United Kingdom

Budget promise to increase mental health spending may not go far enough

November 2018

NHS mental health services in England will receive an extra £2bn in funding by 2023-24 which will see the introduction of a Mental Health Crisis Service along with ‘comprehensive’ support available in every large A&E department, Chancellor Phillip Hammond revealed in his budget on Monday.

During his budget speech, Mr. Hammond acknowledged there was a real need to address mental health provision within the NHS and pledged the creation of new services to ensure that those suffering from crisis would get the helped they needed.

Among the services the government have pledged to spend the extra money on, community services for people with mental health problems and specialist crisis teams linking schools, social services and young people’s mental health services will benefit.

“There are many pressing demands on additional NHS funding but few more pressing than the needs of those who suffer mental illness,” he said. “Today I can announce that the NHS 10-year plan will include a new mental health crisis service with comprehensive mental health support available in every major A&E, a children and young people’s crisis team in every part of the country, more mental health ambulances, more safe havens in the community and a 24-hour mental health crisis hotline.”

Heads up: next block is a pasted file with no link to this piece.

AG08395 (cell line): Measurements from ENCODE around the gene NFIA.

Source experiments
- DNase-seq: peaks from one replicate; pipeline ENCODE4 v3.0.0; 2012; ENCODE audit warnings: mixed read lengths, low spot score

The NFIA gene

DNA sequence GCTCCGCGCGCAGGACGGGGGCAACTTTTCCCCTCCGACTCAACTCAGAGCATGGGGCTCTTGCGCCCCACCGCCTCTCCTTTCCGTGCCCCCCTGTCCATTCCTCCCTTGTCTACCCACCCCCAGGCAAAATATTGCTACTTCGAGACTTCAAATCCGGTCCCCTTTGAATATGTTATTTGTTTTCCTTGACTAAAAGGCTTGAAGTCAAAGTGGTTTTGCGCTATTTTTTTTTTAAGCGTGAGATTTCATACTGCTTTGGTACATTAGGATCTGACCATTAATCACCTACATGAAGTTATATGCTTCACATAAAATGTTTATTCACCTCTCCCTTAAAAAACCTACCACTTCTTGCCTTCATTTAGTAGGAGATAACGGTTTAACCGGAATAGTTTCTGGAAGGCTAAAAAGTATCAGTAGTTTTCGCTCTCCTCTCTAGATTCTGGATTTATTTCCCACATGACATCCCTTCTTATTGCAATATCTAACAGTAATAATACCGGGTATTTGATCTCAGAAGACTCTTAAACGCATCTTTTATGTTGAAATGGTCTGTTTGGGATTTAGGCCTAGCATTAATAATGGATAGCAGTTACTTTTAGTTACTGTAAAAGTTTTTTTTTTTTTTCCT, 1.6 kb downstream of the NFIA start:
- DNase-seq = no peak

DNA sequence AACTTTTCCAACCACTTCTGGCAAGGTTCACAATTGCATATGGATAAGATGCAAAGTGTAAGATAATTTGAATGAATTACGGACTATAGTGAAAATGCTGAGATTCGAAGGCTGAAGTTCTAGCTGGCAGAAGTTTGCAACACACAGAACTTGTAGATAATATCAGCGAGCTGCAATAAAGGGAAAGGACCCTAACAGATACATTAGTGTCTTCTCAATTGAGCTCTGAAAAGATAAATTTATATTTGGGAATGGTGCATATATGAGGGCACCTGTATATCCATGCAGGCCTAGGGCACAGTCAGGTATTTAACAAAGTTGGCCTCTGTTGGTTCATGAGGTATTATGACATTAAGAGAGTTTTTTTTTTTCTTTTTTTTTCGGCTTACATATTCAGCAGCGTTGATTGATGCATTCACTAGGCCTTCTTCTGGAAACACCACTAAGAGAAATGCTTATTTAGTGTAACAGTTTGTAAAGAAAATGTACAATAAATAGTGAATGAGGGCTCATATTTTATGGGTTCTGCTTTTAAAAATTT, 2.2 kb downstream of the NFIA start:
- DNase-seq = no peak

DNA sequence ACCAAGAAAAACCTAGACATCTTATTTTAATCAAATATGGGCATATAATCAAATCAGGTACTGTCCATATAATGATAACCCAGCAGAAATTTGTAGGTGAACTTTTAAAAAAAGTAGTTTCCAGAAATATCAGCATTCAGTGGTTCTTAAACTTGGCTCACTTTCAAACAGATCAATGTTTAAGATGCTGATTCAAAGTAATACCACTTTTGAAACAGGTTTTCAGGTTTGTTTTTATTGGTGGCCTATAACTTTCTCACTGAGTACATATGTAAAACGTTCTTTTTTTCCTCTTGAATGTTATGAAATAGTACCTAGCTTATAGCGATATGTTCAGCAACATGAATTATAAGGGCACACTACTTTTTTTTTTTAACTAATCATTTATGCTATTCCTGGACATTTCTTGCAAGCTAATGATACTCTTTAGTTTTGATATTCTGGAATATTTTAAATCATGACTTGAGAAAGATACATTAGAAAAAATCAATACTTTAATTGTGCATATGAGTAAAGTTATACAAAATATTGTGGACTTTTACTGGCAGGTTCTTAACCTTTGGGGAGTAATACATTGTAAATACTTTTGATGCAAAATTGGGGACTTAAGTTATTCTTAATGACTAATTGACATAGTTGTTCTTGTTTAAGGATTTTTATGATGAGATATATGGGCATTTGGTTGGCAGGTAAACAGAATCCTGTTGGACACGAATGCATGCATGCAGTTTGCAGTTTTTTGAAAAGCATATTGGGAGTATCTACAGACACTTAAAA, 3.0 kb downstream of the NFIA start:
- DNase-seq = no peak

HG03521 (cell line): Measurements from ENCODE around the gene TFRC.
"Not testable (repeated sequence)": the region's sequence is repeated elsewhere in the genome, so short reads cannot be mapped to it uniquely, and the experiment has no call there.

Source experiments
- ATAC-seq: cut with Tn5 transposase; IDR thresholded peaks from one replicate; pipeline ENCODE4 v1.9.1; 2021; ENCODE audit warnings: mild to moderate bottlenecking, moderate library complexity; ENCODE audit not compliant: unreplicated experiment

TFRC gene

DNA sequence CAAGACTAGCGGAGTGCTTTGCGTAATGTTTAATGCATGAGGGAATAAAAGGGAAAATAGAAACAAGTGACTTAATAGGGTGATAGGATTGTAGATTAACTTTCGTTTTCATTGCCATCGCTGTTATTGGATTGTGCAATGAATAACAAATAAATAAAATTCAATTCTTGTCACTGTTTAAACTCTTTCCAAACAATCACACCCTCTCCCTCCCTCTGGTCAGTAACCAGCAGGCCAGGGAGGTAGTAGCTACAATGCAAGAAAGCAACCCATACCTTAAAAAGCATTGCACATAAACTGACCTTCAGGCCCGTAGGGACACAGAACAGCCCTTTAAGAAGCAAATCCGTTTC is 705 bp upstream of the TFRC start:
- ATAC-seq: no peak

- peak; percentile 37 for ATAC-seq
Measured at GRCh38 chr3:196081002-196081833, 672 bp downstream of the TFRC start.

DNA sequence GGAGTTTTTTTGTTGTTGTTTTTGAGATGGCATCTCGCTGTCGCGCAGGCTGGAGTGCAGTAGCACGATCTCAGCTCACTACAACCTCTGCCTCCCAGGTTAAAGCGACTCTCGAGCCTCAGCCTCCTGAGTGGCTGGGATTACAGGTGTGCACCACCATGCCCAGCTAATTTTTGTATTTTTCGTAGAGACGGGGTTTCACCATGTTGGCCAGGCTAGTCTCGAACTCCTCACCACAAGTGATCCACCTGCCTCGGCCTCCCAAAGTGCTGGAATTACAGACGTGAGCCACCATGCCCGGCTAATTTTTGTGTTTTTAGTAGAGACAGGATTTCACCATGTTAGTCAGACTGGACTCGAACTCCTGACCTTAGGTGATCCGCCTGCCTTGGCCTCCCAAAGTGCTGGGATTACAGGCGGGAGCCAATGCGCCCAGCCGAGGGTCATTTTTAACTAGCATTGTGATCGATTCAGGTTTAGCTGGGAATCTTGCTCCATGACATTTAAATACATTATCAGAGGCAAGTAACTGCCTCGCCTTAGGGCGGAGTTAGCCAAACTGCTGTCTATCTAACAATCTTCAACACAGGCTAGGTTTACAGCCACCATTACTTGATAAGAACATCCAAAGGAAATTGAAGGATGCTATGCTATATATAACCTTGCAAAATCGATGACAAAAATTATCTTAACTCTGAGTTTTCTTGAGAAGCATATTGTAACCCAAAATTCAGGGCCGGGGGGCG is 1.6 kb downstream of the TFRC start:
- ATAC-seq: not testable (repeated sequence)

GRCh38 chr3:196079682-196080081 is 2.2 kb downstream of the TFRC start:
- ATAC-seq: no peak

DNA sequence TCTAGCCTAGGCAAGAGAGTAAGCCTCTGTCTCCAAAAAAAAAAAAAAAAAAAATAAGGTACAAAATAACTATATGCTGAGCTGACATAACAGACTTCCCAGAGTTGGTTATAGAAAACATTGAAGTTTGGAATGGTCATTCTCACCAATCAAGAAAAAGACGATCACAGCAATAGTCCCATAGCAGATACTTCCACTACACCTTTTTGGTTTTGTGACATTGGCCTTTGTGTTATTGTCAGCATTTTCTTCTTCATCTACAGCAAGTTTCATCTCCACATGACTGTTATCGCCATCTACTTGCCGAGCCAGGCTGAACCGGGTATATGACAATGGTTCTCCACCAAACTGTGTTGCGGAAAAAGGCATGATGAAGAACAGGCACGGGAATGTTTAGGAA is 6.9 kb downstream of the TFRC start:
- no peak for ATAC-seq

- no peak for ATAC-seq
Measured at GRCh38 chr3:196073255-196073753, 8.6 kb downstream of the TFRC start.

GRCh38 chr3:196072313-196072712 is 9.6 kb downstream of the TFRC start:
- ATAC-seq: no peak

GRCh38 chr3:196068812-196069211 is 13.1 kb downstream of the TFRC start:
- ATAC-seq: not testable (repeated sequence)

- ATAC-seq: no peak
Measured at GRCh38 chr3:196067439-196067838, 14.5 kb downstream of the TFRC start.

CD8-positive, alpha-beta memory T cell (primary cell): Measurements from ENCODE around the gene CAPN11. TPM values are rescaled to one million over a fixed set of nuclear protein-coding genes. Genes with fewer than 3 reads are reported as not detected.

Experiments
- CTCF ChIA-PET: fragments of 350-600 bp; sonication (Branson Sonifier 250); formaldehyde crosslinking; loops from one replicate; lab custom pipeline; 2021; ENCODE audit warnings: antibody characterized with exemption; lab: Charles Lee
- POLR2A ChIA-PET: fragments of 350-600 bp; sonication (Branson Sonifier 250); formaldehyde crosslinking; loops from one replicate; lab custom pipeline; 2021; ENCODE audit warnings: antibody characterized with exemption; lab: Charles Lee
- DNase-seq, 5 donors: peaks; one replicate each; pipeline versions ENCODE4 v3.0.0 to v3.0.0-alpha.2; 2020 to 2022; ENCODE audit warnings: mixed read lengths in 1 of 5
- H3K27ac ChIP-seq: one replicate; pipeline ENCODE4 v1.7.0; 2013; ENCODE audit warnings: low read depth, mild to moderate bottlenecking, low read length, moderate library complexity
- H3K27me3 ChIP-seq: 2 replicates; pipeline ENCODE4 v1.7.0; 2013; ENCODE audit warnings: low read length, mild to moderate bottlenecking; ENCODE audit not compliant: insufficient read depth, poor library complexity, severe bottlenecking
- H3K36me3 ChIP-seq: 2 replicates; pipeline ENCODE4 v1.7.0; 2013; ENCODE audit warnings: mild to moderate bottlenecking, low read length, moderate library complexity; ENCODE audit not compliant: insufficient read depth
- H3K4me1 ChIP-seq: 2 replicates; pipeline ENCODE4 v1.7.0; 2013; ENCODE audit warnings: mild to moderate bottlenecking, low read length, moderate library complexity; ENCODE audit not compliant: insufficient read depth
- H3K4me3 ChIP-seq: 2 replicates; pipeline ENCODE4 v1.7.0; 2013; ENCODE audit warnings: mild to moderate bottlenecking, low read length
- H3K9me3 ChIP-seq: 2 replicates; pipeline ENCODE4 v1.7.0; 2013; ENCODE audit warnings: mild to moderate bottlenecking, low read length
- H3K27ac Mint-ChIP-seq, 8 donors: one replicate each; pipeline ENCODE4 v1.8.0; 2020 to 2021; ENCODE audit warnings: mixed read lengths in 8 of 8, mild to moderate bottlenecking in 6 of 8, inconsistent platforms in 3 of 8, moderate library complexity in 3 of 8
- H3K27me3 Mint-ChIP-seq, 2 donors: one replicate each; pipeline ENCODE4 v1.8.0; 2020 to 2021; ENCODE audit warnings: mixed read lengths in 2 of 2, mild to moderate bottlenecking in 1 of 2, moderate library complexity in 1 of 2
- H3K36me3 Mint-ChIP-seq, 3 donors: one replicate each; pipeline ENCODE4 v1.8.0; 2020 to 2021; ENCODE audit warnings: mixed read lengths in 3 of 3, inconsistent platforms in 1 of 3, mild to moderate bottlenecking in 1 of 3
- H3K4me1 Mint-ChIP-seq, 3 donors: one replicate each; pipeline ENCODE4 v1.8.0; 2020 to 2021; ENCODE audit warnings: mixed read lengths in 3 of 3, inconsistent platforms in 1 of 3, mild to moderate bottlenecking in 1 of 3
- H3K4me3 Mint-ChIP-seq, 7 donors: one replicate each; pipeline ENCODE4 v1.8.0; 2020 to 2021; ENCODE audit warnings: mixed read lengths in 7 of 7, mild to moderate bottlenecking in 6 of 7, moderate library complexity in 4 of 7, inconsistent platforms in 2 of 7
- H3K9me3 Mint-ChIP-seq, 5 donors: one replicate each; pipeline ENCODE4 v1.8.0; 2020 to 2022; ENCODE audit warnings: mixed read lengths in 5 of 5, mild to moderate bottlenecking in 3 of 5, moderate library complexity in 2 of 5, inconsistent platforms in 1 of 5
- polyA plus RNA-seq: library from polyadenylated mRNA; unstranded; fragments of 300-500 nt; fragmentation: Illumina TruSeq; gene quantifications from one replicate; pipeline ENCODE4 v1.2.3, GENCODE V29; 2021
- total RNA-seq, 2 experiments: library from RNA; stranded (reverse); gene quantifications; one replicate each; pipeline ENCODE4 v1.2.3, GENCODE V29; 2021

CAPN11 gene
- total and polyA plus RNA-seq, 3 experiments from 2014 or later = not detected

Matthew Lawrence, chief broking officer for health & benefits at Aon welcomed the ‘high level announcement’ for its focus on addressing mental health issues and attempt at removing stigma, but warned that it failed to match spending on physical health.

IPPR researcher Harry Quilter-Pinner told The Guardian that the government needed to commit ‘twice as much’ to mental health spending (£4.1bn by 2023-24) if they were to deliver treatment rates ‘equivalent to those available for comparable physical health conditions.’

Meanwhile, Lawrence urged the government to ensure that the Mental Health Crisis Service was ‘considered and managed’ as there was a danger that mental health ambulances could actually result in more stigma.

"The Chancellor's support for mental health does help keep it close to the top of the employer agenda. Expectation for employers to do more in this area will increase, so they need to think about their role in effectively supporting poor and good mental health," he added.


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